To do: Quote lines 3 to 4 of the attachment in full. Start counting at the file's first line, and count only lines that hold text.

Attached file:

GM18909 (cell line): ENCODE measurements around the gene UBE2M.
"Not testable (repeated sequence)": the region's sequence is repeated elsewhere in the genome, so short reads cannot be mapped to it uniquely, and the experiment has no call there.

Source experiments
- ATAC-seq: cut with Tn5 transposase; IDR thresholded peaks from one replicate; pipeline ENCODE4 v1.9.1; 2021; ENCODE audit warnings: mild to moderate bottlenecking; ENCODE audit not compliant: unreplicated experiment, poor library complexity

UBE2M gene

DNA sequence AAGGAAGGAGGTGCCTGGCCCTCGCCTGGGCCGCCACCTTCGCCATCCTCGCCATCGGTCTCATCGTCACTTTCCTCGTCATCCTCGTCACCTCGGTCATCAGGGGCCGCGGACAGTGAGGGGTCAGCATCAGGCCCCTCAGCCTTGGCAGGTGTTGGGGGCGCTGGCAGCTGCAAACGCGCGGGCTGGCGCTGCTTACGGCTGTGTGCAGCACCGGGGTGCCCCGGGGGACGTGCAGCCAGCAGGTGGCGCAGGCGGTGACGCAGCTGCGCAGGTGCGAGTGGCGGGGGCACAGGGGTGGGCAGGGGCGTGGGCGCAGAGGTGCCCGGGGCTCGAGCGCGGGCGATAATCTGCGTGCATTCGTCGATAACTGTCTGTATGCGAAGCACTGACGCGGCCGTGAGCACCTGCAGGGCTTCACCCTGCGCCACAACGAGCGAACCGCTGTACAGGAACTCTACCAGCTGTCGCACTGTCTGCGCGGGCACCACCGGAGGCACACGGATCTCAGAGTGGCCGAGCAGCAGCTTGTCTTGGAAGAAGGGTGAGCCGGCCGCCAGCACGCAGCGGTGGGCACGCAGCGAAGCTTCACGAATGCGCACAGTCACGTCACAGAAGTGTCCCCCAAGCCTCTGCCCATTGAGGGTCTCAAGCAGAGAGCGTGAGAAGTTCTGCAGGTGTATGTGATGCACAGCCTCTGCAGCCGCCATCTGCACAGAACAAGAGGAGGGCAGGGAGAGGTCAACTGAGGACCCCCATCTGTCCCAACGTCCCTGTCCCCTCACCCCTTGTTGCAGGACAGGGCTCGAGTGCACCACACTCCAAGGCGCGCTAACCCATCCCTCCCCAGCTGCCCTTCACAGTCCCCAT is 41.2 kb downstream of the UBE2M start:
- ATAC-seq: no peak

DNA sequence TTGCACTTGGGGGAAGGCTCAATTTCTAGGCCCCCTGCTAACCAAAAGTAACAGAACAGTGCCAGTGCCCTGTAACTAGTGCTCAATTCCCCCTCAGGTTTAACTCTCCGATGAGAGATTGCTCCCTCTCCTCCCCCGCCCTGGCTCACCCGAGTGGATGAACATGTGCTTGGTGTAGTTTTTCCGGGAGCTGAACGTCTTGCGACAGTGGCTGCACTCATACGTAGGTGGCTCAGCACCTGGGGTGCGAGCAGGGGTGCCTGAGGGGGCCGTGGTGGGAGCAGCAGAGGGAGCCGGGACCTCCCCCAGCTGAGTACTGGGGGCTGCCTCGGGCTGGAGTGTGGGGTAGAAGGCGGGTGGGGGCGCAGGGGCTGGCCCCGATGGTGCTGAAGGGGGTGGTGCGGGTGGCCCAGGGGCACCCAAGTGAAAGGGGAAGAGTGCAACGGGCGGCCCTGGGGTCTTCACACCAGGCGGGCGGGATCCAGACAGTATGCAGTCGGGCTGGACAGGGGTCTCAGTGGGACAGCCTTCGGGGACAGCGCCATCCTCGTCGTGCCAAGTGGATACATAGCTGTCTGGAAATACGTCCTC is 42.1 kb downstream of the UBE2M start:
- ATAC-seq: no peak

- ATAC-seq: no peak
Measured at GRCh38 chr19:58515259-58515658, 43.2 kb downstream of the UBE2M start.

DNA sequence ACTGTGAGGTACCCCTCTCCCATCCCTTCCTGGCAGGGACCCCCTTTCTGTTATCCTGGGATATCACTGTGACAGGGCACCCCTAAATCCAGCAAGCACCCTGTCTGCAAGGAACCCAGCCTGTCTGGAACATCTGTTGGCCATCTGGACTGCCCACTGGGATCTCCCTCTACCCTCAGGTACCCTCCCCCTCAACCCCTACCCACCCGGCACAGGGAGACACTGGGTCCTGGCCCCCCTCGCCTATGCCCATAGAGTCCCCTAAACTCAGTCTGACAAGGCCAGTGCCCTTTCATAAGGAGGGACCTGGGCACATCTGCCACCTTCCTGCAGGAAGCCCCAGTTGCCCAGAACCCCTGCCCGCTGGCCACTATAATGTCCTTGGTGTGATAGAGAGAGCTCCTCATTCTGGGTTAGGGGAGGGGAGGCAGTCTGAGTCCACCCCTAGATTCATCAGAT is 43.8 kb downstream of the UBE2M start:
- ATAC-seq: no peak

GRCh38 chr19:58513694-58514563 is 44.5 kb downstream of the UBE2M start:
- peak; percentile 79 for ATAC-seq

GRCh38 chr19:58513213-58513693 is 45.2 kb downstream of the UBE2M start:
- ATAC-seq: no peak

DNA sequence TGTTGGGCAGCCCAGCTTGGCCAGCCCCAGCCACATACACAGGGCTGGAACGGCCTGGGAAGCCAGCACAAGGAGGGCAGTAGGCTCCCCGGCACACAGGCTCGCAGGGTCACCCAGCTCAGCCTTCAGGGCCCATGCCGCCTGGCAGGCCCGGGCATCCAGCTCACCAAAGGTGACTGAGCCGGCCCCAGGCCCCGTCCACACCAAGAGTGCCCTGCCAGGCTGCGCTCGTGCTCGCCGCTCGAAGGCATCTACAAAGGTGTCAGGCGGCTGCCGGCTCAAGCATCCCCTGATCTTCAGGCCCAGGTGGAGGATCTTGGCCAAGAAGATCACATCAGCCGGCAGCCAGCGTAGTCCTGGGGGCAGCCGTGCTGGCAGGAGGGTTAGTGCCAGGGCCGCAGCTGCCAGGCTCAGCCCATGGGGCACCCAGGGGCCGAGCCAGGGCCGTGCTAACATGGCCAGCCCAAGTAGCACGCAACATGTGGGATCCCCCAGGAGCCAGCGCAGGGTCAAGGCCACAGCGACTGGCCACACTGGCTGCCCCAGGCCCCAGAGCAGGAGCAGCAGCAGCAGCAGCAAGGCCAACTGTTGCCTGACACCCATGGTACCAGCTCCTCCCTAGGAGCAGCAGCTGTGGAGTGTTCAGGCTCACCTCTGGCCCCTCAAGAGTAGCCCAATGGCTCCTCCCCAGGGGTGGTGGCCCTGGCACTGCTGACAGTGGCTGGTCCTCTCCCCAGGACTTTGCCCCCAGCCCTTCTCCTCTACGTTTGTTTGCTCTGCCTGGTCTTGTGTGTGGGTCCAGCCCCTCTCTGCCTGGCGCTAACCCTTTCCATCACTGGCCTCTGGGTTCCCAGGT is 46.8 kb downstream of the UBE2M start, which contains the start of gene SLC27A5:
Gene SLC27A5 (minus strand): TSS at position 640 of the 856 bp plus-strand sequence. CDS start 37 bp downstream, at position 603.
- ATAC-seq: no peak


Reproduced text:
Source experiments
- ATAC-seq: cut with Tn5 transposase; IDR thresholded peaks from one replicate; pipeline ENCODE4 v1.9.1; 2021; ENCODE audit warnings: mild to moderate bottlenecking; ENCODE audit not compliant: unreplicated experiment, poor library complexity